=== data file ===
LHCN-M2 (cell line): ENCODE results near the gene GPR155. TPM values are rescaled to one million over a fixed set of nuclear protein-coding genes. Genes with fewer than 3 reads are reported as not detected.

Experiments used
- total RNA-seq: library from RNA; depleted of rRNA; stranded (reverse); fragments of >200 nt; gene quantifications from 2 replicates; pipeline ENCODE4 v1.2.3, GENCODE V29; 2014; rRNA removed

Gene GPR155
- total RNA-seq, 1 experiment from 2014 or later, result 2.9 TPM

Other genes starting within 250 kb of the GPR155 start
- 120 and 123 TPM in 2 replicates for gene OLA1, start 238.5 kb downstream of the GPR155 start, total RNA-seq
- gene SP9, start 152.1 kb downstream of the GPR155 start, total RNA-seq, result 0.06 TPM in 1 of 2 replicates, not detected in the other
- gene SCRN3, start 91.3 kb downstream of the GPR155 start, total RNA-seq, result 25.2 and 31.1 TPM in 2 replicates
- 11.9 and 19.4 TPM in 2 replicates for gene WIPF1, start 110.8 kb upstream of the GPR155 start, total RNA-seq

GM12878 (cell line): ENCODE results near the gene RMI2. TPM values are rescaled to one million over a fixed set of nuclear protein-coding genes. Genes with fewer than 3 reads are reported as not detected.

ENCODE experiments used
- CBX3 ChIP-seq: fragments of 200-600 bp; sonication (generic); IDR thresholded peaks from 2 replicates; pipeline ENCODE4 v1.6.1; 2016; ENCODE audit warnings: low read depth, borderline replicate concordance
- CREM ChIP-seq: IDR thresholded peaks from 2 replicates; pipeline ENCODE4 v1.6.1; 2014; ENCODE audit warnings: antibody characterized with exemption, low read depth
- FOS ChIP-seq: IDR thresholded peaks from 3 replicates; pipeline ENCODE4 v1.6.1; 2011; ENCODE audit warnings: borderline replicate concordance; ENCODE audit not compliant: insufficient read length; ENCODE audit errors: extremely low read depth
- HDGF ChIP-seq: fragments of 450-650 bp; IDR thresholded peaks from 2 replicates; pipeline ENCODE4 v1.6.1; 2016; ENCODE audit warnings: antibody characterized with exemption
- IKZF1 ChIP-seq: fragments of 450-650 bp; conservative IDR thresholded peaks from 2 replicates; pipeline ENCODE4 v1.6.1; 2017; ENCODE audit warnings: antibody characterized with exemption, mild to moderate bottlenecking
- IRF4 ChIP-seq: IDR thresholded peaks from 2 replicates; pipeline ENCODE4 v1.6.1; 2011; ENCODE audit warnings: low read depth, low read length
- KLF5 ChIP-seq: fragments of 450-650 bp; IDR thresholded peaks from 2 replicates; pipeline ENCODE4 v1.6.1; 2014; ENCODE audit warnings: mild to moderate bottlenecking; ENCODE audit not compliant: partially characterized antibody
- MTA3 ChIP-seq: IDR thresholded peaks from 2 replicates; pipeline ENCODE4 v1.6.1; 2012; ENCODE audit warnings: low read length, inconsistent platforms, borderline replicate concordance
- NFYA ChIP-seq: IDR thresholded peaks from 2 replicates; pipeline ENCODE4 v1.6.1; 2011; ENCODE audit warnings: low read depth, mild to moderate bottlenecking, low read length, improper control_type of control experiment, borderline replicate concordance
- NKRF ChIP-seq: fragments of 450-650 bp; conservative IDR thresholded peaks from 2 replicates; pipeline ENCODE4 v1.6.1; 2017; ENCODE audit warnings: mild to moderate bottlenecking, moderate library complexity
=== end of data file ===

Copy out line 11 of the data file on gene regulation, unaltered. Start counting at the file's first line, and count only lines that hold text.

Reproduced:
GM12878 (cell line): ENCODE results near the gene RMI2. TPM values are rescaled to one million over a fixed set of nuclear protein-coding genes. Genes with fewer than 3 reads are reported as not detected.